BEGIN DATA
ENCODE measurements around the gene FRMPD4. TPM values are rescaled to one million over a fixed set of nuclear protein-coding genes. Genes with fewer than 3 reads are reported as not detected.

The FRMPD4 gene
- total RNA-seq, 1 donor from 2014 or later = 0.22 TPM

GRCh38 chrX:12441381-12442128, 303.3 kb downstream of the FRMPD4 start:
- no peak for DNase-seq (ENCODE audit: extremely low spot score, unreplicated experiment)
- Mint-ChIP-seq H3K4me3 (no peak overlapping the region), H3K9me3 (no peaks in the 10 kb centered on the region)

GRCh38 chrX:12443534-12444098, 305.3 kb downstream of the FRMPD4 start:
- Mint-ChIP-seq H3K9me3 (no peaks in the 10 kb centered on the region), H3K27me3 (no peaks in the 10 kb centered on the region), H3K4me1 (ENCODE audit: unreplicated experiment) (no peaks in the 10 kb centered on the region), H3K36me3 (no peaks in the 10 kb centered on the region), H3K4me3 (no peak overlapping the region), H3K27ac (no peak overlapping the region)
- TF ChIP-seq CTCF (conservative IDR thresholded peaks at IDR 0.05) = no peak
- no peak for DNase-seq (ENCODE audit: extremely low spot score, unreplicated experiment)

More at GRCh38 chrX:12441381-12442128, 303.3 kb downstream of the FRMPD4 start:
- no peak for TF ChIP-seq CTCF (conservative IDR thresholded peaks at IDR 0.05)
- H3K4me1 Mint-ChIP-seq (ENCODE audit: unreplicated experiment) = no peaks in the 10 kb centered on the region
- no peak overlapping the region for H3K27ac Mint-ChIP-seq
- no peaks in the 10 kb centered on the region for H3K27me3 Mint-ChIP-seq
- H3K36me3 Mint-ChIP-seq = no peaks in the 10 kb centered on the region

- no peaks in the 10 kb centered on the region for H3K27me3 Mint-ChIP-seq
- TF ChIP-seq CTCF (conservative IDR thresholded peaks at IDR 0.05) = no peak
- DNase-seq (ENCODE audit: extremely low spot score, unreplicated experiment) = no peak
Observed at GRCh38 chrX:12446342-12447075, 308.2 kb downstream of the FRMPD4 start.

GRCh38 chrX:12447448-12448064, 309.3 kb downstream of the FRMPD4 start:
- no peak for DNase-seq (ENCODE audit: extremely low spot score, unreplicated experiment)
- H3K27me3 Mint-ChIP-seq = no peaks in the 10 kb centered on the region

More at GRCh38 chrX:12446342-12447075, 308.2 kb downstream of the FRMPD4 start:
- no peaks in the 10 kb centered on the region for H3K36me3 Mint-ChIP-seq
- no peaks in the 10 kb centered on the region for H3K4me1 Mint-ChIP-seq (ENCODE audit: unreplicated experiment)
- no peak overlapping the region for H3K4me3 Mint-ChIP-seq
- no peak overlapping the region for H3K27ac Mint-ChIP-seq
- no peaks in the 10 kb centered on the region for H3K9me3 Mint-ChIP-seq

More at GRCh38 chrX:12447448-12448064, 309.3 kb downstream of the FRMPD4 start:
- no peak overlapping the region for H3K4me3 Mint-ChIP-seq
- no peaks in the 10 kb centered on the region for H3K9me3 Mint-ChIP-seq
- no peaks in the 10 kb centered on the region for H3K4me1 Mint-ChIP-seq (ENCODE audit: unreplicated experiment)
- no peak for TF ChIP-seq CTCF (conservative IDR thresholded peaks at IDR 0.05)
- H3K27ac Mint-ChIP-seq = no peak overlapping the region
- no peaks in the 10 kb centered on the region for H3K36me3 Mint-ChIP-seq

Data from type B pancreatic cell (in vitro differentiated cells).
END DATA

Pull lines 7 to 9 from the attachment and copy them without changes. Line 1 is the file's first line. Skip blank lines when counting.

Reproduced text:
GRCh38 chrX:12443534-12444098, 305.3 kb downstream of the FRMPD4 start:
- Mint-ChIP-seq H3K9me3 (no peaks in the 10 kb centered on the region), H3K27me3 (no peaks in the 10 kb centered on the region), H3K4me1 (ENCODE audit: unreplicated experiment) (no peaks in the 10 kb centered on the region), H3K36me3 (no peaks in the 10 kb centered on the region), H3K4me3 (no peak overlapping the region), H3K27ac (no peak overlapping the region)
- TF ChIP-seq CTCF (conservative IDR thresholded peaks at IDR 0.05) = no peak